Epigenetics: Mother’s diet permanently affects her later child’s genes?
|May 3, 2014||Posted by News under Evolution, Epigenetics, News|
Recently, we’ve been looking at epigenetics, that is, the many factors that determine whether one’s genes will speak softly, loudly, or at all.
Researchers from the MRC International Nutrition Group, based at the London School of Hygiene & Tropical Medicine and MRC Unit, The Gambia, utilized a unique ‘experiment of nature’ in rural Gambia, where the population’s dependence on own grown foods and a markedly seasonal climate impose a large difference in people’s dietary patterns between rainy and dry seasons.
Through a selection process involving over 2,000 women, the researchers enrolled pregnant women who conceived at the peak of the rainy season (84 women) and the peak of the dry season (83 women). By measuring the concentrations of nutrients in their blood, and later analysing blood and hair follicle samples from their 2-8 month old infants, they found that a mother’s diet before conception had a significant effect on the properties of her child’s DNA.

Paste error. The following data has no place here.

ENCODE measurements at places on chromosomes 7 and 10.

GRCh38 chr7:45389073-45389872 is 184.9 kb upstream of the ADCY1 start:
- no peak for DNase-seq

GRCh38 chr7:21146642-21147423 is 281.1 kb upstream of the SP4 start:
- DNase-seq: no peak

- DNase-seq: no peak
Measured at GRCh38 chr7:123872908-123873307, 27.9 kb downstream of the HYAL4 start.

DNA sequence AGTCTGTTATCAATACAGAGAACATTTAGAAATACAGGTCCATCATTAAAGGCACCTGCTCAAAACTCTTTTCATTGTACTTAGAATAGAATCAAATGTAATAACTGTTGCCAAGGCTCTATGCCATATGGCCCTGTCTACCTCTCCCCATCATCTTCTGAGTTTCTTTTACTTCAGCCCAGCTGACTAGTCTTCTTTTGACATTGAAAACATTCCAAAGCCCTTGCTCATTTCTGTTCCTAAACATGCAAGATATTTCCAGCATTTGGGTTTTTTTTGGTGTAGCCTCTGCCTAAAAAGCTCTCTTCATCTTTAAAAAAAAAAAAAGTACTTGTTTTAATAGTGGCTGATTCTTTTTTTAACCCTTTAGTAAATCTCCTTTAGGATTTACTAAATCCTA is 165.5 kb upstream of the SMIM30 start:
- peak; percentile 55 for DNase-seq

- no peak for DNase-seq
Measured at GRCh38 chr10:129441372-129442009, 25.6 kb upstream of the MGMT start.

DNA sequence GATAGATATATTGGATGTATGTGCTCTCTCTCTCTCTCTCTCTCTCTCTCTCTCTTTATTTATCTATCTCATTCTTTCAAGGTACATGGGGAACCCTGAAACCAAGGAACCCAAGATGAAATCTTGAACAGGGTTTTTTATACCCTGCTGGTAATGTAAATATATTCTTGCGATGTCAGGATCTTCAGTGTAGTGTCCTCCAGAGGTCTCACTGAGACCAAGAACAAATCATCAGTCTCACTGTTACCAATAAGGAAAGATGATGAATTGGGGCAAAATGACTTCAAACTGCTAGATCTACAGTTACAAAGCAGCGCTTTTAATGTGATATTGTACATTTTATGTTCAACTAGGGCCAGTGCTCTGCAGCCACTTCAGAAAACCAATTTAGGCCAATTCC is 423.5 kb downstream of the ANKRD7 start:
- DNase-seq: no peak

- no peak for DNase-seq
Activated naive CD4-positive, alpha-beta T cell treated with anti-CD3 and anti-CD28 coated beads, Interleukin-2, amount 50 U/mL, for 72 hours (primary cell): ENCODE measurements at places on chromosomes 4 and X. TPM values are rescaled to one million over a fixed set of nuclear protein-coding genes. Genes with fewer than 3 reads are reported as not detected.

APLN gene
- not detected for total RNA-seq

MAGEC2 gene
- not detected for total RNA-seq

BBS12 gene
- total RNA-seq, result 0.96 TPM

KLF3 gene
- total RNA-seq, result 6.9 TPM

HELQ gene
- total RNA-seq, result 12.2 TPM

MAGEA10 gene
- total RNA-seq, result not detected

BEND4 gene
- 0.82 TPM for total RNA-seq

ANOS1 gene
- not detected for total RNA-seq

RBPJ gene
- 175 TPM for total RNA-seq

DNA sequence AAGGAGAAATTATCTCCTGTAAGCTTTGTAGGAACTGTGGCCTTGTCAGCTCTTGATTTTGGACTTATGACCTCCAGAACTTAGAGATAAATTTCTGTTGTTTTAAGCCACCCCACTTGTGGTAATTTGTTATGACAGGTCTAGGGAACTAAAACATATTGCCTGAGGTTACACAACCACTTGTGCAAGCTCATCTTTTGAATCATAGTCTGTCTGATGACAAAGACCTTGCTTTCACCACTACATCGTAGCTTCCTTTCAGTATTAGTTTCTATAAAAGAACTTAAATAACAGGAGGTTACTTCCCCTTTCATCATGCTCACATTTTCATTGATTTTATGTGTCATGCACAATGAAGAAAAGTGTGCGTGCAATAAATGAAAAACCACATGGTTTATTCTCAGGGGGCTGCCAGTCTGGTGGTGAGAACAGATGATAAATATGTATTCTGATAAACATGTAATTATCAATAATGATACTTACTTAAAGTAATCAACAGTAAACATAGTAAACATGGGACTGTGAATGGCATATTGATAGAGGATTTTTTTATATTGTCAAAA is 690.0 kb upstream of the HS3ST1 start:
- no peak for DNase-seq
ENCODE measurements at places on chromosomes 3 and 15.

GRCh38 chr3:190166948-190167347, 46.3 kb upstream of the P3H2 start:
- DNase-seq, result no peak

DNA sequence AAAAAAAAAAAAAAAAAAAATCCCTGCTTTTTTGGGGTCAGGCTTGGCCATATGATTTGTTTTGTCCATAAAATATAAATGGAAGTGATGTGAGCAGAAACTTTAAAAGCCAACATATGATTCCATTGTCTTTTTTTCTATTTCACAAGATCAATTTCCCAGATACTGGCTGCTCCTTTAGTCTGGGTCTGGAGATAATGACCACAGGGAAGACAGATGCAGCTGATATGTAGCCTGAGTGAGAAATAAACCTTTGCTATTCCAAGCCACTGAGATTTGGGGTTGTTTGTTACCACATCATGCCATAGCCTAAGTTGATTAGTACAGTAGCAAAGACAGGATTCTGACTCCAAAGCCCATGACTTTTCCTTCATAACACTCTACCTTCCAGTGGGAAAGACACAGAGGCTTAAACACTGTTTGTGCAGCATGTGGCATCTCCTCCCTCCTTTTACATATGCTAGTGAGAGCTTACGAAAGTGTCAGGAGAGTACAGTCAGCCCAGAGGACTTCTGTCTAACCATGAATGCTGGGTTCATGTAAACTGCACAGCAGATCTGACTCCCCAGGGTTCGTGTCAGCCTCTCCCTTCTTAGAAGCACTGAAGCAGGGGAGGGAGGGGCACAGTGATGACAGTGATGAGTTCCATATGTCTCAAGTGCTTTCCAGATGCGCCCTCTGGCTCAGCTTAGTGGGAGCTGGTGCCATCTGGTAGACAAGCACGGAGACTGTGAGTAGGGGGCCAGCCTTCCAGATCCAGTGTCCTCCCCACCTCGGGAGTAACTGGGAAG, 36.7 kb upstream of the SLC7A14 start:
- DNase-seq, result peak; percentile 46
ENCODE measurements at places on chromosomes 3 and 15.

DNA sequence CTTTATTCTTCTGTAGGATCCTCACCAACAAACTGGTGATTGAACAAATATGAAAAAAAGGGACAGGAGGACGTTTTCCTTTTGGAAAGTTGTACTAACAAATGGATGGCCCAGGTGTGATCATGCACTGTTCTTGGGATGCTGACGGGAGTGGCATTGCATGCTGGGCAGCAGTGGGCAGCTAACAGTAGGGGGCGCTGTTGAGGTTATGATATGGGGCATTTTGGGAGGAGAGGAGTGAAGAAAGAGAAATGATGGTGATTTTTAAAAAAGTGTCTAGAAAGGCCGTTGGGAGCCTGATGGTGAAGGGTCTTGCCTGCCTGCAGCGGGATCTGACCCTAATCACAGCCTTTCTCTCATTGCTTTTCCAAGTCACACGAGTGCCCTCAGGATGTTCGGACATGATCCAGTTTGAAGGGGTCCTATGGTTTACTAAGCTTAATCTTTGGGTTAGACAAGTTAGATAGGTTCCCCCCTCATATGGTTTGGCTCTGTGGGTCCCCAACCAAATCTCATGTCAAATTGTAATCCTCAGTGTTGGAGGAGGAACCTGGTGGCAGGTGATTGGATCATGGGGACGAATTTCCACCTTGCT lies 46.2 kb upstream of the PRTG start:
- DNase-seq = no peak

The researchers found that infants from rainy season conceptions had consistently higher rates of methyl groups present in all six genes they studied, and that these were linked to various nutrient levels in the mother’s blood. Strong associations were found with two compounds in particular (homocysteine and cysteine), and the mothers’ body mass index (BMI) had an additional influence. However, although these epigenetic effects were observed, their functional consequences remain unknown.
This sure isn’t our cool classmate’s “selfish gene.” Darwin, move over and give Lamarck some room, will you?
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